Apr 5, 2018

We’re not ready for hurricane season, and it’s 8 weeks away

Puerto Rico
Eric Holthaus
Photo: Joe Raedle/Staff, Getty Images
Photo: Joe Raedle/Staff, Getty Images

Texas, Florida and Puerto Rico are still recovering from last year’s devastating hurricane season, the most destructive in U.S. history. And it looks like another rough hurricane season is just eight weeks away.

Forecasters at Colorado State University released their “extended range” pre-season hurricane forecast on Thursday, and it’s not pretty. The combination of a weak La Niña in the Pacific Ocean and warmer than average waters in the Atlantic Ocean means this year’s hurricane season is likely to be slightly more active than normal, with a greater than average chance of major storms hitting the U.S. mainland, Caribbean islands, and Central America.

These early forecasts (sponsored in part by a few insurance companies) have shown decent skill in predicting whether a season is going to be more or less active. Last year’s early forecast from Colorado State initially called for a slightly below average season but was revised up once the season began in June.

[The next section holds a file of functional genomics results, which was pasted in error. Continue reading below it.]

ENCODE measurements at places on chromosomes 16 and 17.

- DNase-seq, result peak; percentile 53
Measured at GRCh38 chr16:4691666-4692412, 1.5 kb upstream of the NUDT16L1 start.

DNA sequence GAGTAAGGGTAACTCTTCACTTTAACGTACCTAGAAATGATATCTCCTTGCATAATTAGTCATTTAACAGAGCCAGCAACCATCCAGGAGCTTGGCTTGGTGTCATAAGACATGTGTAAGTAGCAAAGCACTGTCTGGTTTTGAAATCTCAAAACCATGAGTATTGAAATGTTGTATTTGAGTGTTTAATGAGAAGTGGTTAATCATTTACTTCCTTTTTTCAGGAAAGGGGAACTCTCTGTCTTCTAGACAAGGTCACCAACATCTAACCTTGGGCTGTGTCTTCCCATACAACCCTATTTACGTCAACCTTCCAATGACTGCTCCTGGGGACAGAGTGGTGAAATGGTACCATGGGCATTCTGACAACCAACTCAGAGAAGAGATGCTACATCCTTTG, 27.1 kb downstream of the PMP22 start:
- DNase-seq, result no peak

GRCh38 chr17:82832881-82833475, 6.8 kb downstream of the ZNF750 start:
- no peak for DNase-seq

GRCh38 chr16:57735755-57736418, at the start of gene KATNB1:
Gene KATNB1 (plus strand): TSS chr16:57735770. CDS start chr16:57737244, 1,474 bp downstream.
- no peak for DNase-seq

Here’s a glance at three places in the United States hit hardest last year, and the mood in each as another hurricane season looms, according to local meteorologists, journalists, and one public official. (Their comments, from direct messages on Twitter, have been lightly edited for clarity and length.)

Houston, Texas

Hurricane Harvey was the worst flooding disaster in U.S. history. Seven months later, thousands of families are still waiting for help from the federal government to rebuild their homes. This week, the city approved new building rules designed to help prevent similar disasters in the future.

Braniff Davis, Harvey recovery analyst, City of Houston

Everyone’s a little worried. There’s still a sense of Harvey PTSD here—every time we get a minor flooding event (which is just part of life in Houston, let’s be honest) people are afraid of what it means. So I would imagine that with every storm that forms, people will worry, no matter what the likelihood of landfall near here.